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I am writing a program which takes notes from a keyboard as the input, (just numbers, 1 to 88) and decides which notes are played by which hand. There are a lot of variables, for example, the position of the note(the higher it is the more chance it will be played by a right hand and vice versa), the amount of notes played by the same hand next to the target note, etc.

If I have some experimental data and analysed it, what is the way to fit an equation ( a curve) to it? The most I've done of the sort is fitting a line to a set of data, so I am a bit lost. Also, as I understand, if there are two (and there probably will be more) variables than the plot is 3-dimentional , so is there still a way to do it if I have a lot of variables. I am a bit of a noob in statistics so links with detailed description etc will be very much appreciated.

Thanks.

EDIT:

Ok, here is a little more information. For now let's take two variables, the height of the note and the number of notes played by the same hand near the given note (a radius of one bar). If the note is number 40 (Middle C) or higher it is more likely to be played by the right hand, and if the note is below 40 it is more likely to be played by the left one. I think a sigmoid function with a centre at 40 would describe it pretty well, with the shape being slightly different depending on the second variable. I have a score of around 1000 notes, each note has information about the hand it is played by, its height and the number of notes played by the same hand in the radius of 1 bar.

ANOTHER EDIT:

OK, here is a little more information about the nature of data I have and the purpose of all this:

The purpose of the program is not analytical, but practical. A player plays a MIDI keyboard and records a MIDI file. This is basically a file containing digital descriptions of every note he played - its height, time at which it was played, length, and velocity with which it was hit. I have no information which note was played by which hand. However, I can have a good guess using the information I do know about the notes. All I need is formula describing probability of each note being played by either a left hand or a right one.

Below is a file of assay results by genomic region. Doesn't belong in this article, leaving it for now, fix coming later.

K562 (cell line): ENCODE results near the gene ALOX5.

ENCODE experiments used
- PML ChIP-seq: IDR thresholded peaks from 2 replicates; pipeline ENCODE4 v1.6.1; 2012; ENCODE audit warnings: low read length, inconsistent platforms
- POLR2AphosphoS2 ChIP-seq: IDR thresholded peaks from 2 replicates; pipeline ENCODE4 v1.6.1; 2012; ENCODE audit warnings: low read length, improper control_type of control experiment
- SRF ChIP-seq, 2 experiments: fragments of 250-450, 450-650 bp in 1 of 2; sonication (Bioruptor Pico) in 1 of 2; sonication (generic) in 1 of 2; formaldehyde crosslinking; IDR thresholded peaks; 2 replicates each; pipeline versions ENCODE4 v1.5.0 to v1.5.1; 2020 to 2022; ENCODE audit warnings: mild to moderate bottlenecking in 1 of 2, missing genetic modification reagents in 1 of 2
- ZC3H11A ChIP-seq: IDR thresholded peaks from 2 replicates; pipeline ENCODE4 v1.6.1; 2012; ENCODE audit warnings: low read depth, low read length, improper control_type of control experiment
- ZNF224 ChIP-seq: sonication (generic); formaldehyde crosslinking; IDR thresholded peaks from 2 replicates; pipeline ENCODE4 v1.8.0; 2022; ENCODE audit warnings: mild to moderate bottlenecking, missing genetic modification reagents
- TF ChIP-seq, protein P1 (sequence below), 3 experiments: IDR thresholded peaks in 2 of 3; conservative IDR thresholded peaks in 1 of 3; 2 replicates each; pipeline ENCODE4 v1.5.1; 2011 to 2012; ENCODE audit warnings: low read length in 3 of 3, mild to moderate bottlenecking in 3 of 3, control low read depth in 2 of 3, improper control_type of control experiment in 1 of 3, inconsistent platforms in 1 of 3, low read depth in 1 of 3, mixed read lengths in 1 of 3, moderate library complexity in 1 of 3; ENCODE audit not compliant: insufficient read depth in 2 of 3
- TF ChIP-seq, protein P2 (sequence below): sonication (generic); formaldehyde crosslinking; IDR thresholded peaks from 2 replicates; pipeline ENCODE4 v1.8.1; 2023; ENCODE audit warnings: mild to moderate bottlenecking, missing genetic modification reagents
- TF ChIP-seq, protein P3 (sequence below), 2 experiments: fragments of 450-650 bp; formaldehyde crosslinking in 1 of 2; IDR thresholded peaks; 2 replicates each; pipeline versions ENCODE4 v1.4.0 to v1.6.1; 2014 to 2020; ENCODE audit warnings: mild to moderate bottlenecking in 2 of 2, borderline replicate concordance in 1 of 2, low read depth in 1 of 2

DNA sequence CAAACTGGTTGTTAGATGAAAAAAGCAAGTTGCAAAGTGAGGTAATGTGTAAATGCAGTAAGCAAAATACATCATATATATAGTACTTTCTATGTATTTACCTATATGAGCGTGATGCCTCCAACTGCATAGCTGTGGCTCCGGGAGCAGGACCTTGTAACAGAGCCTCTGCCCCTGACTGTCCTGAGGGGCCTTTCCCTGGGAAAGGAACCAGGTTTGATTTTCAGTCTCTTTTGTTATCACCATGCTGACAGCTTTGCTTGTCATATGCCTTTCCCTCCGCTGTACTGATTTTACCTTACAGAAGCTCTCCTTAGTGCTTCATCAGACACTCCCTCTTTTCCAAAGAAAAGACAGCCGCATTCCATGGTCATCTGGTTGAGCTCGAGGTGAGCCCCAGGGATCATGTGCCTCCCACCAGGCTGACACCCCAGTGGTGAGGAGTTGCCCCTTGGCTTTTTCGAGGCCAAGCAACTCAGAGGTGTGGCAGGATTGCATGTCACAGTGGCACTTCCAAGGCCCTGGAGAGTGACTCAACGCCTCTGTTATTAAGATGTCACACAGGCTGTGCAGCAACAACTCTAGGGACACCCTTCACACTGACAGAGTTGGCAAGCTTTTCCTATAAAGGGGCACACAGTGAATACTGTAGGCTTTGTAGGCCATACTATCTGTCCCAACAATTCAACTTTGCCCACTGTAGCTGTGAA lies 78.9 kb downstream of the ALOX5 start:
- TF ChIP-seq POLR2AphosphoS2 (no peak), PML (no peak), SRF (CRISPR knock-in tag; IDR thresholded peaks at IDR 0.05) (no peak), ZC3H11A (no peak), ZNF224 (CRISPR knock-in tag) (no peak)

The note is played by either left of right hand, so the output I am after is Left or Right, it is a bit like a coin flip problem, only this one depends on many variables rather than just 50/50.

Please let me know if you need any more information.

Thanks.

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    $\begingroup$ Because this is such a specific application, specific information beyond "a lot of variables" is needed. Although you don't have to explain them all, it is important to know what kinds of variables they are, how they are measured, what aspects of those measurements you have recorded, and how much data you have. Your edits to the question to clarify these points would be most welcome. $\endgroup$ – whuber Apr 18 '14 at 22:33
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There's a huge variety of algorithms for making binary classifications. Knowing which one is best for you depends on knowing a little more about the kind of outputs you are after. For example would you like to know in each case the probability that the note is being played with, say, the left hand or do you just need a yes or no answer? Do you need to be able to understand the contribution of each of the variables to the probability that the note is being played with the left hand? Does the solution need to be implemented somewhere where it would be difficult to embed a complicated algorithm. In fact these are all questions that would be partially answered if you could tell us a little about the purpose of the experiment. It does sound like logistic regression would be a promising place to start.

Sorry stack exchange users. I know this is more of a comment but I'm new and I don't yet have enough points to comment!

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  • $\begingroup$ Thanks for your answer. The note is played by either left of right hand, so the output I am after is Left or Right, it is a bit like a coin flip problem, only this one depends on many variables rather than just 50/50. The purpose of the program is not analytical, but practical. Having a stream of notes I want to identify the hand each one is played by. The complicated algorithms are fine, I think. $\endgroup$ – redFur Apr 19 '14 at 10:10
  • $\begingroup$ logistic regression? seems like a good start, without understanding your problem at all $\endgroup$ – charles Apr 19 '14 at 13:43
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    $\begingroup$ In that case I would start, as suggested, with logistic regression. There's plenty of tutorials and guides online. This one looks good $\endgroup$ – Simon Raper Apr 22 '14 at 16:24

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